Colombian President Juan Manuel Santos and Britain's Prime Minister David Cameron on Monday pledged to strengthen ties between their countries as the Latin American leader sought to win support for his domestic reform program.
Cameron praised Santos's leadership, saying Britain was "very impressed" with the president's economic agenda and he hopes the partnership between the two countries will continue to grow amid "great opportunities for growing trade and investment."
Santos agreed, saying he wants to "at least double" trade between Colombia and the U.K. over the next four years.
Santos is in Britain to attempt to rebrand Colombia as one of the new emerging economic powers in Latin America over a two-day visit that will also include meetings with Queen Elizabeth II and senior ministers.
There has been greater investor confidence in Colombia after its security gains of the past decade under former President Alvaro Uribe, including a weakening of the country's main rebel group by the U.S.-backed military.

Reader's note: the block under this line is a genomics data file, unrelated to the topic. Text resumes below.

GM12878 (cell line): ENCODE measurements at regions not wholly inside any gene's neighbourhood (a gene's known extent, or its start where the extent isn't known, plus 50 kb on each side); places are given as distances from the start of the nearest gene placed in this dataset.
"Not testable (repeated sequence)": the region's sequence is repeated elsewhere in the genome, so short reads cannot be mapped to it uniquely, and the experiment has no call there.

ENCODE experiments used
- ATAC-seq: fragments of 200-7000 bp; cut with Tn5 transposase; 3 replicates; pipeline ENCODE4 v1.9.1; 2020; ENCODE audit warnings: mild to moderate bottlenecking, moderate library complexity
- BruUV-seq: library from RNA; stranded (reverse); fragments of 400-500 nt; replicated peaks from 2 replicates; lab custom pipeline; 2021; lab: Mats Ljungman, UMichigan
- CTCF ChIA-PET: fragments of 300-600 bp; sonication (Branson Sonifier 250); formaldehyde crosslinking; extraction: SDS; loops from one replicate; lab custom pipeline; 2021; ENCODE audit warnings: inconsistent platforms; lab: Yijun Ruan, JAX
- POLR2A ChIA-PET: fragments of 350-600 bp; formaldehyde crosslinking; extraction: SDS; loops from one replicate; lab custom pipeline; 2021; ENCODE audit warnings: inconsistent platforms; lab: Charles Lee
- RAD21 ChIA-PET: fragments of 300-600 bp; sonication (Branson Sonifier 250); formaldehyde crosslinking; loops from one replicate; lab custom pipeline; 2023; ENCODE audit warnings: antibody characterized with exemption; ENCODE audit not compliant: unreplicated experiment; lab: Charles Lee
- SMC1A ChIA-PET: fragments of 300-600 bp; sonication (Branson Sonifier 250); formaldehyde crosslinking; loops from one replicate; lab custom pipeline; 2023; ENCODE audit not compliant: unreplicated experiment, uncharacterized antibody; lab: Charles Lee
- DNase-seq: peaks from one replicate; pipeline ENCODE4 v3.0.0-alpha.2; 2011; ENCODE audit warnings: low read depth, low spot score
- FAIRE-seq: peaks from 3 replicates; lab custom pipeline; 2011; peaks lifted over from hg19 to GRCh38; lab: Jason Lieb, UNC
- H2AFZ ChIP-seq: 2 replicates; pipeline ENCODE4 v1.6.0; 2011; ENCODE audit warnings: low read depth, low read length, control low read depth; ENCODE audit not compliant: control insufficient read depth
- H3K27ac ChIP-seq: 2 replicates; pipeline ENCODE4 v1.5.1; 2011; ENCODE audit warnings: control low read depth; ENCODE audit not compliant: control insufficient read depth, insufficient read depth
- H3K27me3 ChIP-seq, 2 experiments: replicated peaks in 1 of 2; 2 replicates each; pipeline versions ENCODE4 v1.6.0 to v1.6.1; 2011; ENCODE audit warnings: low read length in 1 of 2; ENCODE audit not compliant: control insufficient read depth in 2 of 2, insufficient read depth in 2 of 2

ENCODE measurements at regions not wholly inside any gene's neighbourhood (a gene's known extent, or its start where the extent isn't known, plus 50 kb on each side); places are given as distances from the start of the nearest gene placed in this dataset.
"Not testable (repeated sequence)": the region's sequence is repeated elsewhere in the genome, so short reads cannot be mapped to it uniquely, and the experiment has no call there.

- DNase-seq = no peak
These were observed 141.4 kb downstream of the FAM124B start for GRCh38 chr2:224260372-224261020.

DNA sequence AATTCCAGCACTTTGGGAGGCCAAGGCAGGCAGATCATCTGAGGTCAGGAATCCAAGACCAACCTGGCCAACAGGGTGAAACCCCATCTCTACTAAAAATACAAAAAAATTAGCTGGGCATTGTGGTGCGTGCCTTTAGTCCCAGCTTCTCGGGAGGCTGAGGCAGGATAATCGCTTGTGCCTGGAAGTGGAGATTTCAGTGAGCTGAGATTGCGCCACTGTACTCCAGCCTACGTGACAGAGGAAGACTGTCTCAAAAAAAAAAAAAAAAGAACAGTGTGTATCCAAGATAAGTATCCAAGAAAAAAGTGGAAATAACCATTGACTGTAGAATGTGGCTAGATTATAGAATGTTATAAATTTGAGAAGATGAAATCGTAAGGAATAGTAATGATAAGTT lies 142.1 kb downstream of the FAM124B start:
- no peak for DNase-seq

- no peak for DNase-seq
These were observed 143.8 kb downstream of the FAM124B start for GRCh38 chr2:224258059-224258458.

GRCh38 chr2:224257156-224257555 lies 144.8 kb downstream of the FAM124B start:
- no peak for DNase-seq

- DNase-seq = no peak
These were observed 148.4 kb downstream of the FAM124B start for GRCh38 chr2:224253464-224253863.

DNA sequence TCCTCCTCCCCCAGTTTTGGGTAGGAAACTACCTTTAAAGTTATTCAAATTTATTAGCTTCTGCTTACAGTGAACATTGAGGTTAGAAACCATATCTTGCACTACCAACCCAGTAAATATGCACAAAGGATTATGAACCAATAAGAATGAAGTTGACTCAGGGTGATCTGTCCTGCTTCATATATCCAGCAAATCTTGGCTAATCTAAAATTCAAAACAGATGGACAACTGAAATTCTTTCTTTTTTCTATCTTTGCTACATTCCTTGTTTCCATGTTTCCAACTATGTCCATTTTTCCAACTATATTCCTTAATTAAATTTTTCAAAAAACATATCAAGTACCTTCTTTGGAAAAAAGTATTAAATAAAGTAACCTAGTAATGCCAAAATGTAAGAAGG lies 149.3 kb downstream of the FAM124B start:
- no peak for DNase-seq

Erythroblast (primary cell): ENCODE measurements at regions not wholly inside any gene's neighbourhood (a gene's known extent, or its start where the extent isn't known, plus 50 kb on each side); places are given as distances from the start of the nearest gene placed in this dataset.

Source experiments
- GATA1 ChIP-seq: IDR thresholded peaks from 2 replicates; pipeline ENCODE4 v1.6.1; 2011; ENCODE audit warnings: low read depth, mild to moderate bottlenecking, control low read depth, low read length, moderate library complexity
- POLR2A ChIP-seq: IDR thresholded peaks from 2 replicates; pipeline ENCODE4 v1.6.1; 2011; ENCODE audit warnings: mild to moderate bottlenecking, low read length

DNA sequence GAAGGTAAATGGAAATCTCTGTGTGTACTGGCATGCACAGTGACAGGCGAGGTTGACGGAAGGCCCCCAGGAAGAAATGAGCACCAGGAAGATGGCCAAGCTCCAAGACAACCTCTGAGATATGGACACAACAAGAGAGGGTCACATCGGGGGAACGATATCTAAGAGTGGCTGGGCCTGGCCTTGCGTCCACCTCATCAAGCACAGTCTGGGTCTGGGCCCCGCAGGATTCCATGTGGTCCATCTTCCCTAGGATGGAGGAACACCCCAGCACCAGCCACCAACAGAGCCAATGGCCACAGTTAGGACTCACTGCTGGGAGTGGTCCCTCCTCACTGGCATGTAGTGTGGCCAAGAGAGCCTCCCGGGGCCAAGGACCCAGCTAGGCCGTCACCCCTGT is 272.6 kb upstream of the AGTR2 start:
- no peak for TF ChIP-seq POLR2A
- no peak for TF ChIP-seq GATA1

Colombia's economy has been growing at about 5 percent this year, due in large part to increased investment in mining and the oil, natural gas and coal sectors.
But labor and human rights campaigners, especially in the United States, have long criticized Colombia's failure to punish slayings of labor activists or the widespread killings and theft of land by right-wing paramilitaries.
British Foreign Secretary William Hague has said he hopes the South American country will continue to prosecute those involved in human rights abuses.
Cameron said Monday he was pleased the countries planned to sign a human-rights agreement during Santos's visit.
It was not clear what the agreement would entail.
Associated Press writer Frank Bajak in Lima, Peru, contributed to this report.